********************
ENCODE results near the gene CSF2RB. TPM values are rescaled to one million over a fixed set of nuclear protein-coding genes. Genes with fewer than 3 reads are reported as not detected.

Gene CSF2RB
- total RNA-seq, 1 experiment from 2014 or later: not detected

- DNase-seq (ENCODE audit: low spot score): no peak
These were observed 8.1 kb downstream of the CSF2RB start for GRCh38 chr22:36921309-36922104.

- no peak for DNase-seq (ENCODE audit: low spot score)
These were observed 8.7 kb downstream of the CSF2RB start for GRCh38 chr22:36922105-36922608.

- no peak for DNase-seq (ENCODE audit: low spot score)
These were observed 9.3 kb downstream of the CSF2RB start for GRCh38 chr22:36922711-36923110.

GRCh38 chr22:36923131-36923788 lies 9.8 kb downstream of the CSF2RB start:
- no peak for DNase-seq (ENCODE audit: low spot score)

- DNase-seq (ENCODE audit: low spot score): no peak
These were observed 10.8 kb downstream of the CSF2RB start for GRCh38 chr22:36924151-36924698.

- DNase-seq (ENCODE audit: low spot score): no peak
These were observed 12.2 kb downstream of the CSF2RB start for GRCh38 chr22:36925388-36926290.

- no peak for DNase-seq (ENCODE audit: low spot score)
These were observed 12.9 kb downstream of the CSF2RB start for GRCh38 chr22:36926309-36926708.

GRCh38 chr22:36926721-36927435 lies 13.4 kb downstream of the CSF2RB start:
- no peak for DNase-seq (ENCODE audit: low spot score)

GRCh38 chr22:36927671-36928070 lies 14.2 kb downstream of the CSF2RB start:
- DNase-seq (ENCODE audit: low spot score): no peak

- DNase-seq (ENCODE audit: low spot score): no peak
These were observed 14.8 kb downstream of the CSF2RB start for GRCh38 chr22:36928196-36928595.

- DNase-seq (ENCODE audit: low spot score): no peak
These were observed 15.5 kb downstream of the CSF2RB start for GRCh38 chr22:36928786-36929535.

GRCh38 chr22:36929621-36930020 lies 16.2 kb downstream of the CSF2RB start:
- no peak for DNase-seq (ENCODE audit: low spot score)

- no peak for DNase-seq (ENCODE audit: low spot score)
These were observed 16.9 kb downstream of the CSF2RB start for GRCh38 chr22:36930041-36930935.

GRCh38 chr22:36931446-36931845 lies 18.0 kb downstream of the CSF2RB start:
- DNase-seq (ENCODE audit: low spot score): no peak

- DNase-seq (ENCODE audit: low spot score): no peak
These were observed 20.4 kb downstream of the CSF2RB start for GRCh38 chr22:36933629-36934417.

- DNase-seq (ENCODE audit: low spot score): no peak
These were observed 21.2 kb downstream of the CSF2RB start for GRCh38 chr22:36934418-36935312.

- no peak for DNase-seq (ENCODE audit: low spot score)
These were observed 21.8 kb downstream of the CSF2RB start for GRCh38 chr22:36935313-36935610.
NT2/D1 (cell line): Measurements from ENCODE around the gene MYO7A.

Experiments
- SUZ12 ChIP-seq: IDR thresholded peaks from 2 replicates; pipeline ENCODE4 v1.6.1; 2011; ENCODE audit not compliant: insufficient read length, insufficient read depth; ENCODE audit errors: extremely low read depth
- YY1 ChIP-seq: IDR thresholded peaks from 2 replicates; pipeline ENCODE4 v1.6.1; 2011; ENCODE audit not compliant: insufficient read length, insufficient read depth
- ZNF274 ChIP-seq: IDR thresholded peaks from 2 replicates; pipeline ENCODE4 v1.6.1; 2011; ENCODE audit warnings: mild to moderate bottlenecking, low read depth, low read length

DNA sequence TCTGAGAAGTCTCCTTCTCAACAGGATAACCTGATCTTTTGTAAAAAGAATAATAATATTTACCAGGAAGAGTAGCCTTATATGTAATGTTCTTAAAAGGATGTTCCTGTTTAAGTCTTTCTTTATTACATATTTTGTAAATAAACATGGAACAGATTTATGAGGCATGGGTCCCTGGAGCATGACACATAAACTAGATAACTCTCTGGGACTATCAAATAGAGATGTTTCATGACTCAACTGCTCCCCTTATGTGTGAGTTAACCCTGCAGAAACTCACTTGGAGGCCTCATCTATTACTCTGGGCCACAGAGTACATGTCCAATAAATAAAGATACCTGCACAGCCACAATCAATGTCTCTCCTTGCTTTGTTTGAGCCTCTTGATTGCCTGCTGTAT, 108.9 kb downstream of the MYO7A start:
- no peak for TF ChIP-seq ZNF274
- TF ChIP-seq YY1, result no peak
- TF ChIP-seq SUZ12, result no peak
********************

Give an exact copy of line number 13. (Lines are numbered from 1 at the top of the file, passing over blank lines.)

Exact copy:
These were observed 10.8 kb downstream of the CSF2RB start for GRCh38 chr22:36924151-36924698.